Vietnam is the 4th best country in converting wealth into well-being

By Lam Le   March 23, 2016 | 02:08 am PT
Vietnam is the 4th best country in converting wealth into well-being
But the socialist oriented market economy seems to be holding back the country in infrastructure and markets, according to Boston Consulting Group Vietnam.

Yesterday, Boston Consulting Group (BCG) announced the results of two reports, “Sustainable Economic Development Assessment” (SEDA), which assessed 149 countries, and “Lotus Nation: Sustaining Vietnam’s Impressive Gains in Well-Being”, at a press conference in Hanoi.

The reports find that Vietnam, with GDP per capita of $5,200 has well-being levels that would be expected of a country with GDP per capita of more than $10,000. Vietnam also scores above average in converting economic growth into well-being improvements.

BCG Vietnam Managing Director Chris Malone, said that Vietnam is on par with countries like Japan, Germany and Australia in its ability to convert wealth into well-being.

“This is particularly noteworthy given the country’s remarkable pace of economic growth of about 7.1 percent annually from 2006 to 2013,” he added.


However, to ensure that the country maintains its impressive record, the reports suggest improvements in employment infrastructure and governance.

SEDA is a diagnostics tool developed by BCG which uses well-being as an alternative to GDP to assess a country’s performance. According to Malone, GDP fails to reflect a country’s living standards like access to healthcare and education.

Well-being is defined by three fundamental elements: economics, investment and sustainability. Economics is made up of income, economic stability and employment. Investment comprises health, education and infrastructure. Lastly, sustainability includes income inequality, civil society, governance and environment.

The Achievements

In “Lotus Nation: Sustaining Vietnam’s Impressive Gains in Well-Being”, BCG compares Vietnam’s SEDA performance to four ASEAN countries with mid-level incomes: Indonesia, Malaysia, the Philippines, and Thailand.


Despite lagging behind in income level, Vietnam performs better than the other four countries in income equality, economic stability, social services and, especially, civil society. According to Malone, this is due to relatively better access to health care, education, the internet and social cohesion.

According to the report, Vietnam spends about 20 percent of GDP on education, placing it ahead of many OECD countries in education investment. Additionally, more than 95 percent of Vietnam’s youth have access to the internet and most of its 30 million social media users are young people.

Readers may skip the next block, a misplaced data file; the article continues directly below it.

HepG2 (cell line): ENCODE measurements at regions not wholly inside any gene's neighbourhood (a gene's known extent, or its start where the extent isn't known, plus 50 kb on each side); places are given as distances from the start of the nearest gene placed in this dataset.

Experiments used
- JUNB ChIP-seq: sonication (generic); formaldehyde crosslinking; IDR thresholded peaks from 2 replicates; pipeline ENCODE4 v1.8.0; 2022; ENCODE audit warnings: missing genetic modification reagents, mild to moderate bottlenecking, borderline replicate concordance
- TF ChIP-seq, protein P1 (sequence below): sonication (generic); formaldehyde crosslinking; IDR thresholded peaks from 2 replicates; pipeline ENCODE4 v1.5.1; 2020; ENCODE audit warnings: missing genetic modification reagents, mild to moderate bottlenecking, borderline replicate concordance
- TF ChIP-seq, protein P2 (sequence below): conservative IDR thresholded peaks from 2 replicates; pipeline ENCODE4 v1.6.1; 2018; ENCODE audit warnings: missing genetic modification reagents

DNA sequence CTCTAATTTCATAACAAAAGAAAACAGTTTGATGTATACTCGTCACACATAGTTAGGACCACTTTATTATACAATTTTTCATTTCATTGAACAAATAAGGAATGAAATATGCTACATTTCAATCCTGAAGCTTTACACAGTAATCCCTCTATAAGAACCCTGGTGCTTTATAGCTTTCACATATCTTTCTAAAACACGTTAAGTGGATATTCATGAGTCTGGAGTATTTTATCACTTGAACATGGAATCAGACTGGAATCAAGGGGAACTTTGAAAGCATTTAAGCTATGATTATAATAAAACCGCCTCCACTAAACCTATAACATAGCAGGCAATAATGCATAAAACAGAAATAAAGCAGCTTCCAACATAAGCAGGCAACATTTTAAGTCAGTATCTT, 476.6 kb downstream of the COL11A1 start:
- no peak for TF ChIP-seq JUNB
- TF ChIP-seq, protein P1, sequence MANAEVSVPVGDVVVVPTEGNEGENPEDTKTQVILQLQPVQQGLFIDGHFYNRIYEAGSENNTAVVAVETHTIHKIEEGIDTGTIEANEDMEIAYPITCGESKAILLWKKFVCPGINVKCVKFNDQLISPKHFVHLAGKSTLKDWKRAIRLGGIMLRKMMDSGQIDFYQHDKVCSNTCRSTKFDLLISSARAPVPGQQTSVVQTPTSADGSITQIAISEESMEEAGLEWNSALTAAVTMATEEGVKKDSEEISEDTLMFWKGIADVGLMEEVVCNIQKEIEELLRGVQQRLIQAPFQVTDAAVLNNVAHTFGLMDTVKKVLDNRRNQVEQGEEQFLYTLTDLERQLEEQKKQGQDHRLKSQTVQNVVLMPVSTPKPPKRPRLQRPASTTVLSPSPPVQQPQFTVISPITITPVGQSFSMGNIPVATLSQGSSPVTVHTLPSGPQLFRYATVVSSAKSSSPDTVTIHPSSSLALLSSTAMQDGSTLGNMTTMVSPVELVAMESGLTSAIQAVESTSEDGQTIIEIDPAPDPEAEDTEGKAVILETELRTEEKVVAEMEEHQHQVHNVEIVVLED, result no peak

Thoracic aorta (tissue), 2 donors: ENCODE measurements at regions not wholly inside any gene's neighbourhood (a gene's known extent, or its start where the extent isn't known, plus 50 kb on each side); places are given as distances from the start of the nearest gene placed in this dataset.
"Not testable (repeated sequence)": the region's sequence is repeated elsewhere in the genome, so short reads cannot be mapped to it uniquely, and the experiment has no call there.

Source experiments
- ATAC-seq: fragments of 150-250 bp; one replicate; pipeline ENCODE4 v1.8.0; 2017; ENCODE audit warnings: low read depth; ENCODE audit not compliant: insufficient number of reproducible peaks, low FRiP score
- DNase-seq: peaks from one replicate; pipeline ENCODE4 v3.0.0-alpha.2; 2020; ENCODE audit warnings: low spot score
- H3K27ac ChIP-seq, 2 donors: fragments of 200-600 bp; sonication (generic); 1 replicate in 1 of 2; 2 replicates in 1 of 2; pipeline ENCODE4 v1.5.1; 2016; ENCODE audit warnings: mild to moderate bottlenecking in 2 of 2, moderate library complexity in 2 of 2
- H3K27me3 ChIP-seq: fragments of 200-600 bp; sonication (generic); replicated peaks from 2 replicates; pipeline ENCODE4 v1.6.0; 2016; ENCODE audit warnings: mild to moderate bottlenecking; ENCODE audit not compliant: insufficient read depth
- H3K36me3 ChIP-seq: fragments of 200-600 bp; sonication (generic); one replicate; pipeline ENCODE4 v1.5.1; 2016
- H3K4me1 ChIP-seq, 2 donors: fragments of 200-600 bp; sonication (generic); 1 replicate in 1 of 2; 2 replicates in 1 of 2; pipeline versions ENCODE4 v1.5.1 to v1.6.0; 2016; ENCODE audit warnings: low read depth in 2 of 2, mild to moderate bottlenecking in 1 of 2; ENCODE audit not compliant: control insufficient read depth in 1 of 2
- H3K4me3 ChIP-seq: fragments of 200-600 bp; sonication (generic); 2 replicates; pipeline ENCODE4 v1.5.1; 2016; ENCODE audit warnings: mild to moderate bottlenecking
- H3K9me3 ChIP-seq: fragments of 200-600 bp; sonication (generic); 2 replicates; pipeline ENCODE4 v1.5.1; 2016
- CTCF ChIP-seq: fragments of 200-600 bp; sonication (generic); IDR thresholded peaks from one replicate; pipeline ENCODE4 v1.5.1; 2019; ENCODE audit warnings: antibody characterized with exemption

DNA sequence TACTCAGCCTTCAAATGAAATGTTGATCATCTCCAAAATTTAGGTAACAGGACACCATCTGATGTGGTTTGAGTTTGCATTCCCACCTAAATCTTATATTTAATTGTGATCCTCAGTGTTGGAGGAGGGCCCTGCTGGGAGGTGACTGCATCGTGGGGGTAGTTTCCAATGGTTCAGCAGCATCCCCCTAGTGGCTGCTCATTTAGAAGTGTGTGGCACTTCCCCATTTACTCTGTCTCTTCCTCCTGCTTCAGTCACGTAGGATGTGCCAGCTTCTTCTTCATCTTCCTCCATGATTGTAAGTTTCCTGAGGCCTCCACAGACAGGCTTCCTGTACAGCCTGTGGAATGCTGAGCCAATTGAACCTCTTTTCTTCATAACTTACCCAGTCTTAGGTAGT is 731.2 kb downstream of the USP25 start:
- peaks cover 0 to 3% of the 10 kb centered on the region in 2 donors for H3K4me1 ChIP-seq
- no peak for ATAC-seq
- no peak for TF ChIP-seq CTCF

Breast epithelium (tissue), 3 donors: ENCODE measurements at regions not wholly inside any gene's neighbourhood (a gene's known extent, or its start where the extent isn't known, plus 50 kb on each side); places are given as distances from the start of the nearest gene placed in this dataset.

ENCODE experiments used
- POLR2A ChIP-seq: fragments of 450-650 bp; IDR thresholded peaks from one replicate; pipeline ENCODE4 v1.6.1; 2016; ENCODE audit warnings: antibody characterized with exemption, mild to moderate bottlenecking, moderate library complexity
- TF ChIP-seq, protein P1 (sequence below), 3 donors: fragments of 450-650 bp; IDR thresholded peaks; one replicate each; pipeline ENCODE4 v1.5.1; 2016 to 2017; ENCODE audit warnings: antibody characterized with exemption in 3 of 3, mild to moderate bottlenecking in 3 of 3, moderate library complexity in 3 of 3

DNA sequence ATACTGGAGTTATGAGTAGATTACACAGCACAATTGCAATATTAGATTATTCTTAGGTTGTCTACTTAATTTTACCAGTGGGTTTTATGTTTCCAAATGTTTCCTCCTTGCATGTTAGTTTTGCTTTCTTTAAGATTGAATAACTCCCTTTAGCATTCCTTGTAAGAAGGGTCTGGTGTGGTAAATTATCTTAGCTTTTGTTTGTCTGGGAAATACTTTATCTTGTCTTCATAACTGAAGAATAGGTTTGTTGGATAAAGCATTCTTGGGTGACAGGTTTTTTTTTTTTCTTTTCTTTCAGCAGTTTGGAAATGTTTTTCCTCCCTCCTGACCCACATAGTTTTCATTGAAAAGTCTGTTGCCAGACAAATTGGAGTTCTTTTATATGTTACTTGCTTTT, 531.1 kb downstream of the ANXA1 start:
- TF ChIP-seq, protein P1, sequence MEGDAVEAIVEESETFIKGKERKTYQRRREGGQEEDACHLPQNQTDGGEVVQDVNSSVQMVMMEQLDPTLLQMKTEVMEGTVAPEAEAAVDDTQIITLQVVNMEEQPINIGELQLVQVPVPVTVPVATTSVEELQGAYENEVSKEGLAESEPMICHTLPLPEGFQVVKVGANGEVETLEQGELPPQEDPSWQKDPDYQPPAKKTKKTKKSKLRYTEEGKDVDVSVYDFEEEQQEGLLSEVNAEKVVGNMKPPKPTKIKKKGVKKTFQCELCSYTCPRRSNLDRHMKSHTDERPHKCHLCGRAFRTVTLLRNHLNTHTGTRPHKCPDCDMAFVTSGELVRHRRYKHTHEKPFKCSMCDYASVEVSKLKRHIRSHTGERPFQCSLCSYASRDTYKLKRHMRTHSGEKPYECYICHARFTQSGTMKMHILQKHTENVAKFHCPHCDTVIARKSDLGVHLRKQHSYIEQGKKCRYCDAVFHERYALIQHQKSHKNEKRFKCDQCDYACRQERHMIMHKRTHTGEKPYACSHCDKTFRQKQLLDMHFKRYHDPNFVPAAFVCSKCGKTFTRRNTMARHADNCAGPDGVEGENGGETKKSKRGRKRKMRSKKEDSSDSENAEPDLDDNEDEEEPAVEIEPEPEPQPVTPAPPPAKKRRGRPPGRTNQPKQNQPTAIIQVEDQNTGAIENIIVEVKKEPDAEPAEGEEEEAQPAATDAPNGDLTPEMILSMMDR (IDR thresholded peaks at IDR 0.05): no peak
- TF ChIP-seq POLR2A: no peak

However, “perhaps, the most impressive is Vietnam’s performance in terms of female participation,” stressed Malone.

From 2007 to 2011, more women than men completed tertiary education and women’s participation in the labor market was 73 percent, among the highest globally.

The Challenges

While Vietnam’s socialist oriented market economy model is achieving some success in terms of social service delivery, “there is a sense that these structures are holding it back when it comes to some of the economic related indicators,” said Malone.

Vietnam lags behind Indonesia, Malaysia, the Philippines, and Thailand in governance, employment, infrastructure and the environment.

The country’s provincial governance model is said to have led to “unprecedented fragmentation of the economy and how it’s managed”.

“The game of economic development is a national game. But in the case of Vietnam, you compete as series of micro-nations, split up into 64 separate segments, and you put yourself at a huge disadvantage,” said Malone.

BCG recommends Vietnam follow in the footsteps of Thailand in developing national economic clusters for automobile and financial industries, instead of provincial plans, because industries follow the market, not the province.

Unless Vietnam improves its business environment, it risks losing substantial foreign investment. Vietnam ranks at number 74 compared to Indonesia’s 33 in terms of favoritism of foreign investment. While 24 percent of Japan’s FDI into ASEAN came to Vietnam in 2012, the share dropped to 7 percent in 2014.

Douglas Beal, the creator of BCG’s SEDA, also noted that good governance was the key towards achieving improvements in well-being. He warned that countries that excessively rely on natural resource extraction, like the oil rich countries, actually score worst in well-being. “When governments get their revenue from resource extraction, they rely less on tax revenue and so have a lower need to be accountable to society,” he said.

Regarding employment, Vietnam stands at risk of following the four percent growth trajectory rather than the seven percent growth trajectory if productivity is not enhanced. Vietnam cannot expect more growth from population as it was already peaking. Instead, it should take full benefit from FDI in terms of up scaling the workforce.

According to the report, 42 percent of college graduates and 18 percent of those with tertiary education are under-employed. To this, BCG recommends more job matching services, employability training and vocational training.

Infrastructure, especially roads, requires an estimated investment of $13 billion to $140 billion by 2020, but the government can only fund 50 to 60 percent of that. Vietnam should focus on increasing public private partnerships to attract more private investment.

As for the environment, Vietnam is in the bottom 20 percent of the 149 countries. Implementation of environmental policies has been ineffective and the country needs to invest more in environmental protection.

SEDA is an independent report funded by the Boston Consulting Group. It covers 149 countries and contains a total of nearly 50,000 data points.

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